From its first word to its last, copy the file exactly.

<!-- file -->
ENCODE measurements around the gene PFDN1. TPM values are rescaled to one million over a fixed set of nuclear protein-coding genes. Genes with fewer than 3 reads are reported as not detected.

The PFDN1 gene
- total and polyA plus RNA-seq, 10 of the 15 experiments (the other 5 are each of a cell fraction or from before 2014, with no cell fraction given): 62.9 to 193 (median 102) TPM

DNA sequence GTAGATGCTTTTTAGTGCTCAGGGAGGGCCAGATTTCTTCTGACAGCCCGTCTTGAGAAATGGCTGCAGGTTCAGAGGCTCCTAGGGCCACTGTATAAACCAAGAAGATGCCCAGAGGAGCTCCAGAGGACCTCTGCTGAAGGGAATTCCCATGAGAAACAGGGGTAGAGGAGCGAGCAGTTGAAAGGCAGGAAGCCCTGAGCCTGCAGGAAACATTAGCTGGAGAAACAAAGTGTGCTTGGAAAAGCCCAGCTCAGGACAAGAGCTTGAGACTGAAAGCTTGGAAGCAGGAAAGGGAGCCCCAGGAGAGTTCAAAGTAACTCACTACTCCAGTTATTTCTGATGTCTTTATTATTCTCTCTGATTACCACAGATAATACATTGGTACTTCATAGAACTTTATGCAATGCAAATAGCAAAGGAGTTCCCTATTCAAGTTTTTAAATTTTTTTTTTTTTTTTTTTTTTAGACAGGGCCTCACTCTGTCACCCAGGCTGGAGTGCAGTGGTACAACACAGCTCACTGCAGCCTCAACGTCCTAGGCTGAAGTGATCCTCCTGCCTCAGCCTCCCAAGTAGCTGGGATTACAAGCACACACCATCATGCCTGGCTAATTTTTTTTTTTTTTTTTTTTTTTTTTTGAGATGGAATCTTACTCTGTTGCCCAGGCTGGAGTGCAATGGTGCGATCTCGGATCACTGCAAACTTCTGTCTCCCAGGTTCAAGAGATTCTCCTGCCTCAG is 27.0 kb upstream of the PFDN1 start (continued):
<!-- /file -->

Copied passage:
ENCODE measurements around the gene PFDN1. TPM values are rescaled to one million over a fixed set of nuclear protein-coding genes. Genes with fewer than 3 reads are reported as not detected.

The PFDN1 gene
- total and polyA plus RNA-seq, 10 of the 15 experiments (the other 5 are each of a cell fraction or from before 2014, with no cell fraction given): 62.9 to 193 (median 102) TPM

DNA sequence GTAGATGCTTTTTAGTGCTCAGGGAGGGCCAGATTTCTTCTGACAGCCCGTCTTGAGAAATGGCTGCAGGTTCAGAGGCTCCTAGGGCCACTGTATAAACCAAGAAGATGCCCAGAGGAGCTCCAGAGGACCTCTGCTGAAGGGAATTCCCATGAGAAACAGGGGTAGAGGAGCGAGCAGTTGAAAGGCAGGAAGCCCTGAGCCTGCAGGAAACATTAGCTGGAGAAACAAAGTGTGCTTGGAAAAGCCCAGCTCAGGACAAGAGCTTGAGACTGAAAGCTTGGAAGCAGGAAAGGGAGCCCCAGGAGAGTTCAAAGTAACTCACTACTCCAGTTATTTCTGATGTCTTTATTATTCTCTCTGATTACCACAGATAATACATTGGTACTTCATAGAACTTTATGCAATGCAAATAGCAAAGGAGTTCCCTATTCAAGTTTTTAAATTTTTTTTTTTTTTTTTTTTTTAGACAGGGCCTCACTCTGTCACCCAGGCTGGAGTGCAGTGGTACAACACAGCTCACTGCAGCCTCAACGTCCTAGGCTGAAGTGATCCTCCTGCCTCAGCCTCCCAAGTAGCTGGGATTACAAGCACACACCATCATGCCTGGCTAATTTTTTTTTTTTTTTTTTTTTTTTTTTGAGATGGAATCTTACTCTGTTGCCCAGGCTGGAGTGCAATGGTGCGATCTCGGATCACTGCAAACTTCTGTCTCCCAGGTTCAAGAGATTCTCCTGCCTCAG is 27.0 kb upstream of the PFDN1 start (continued):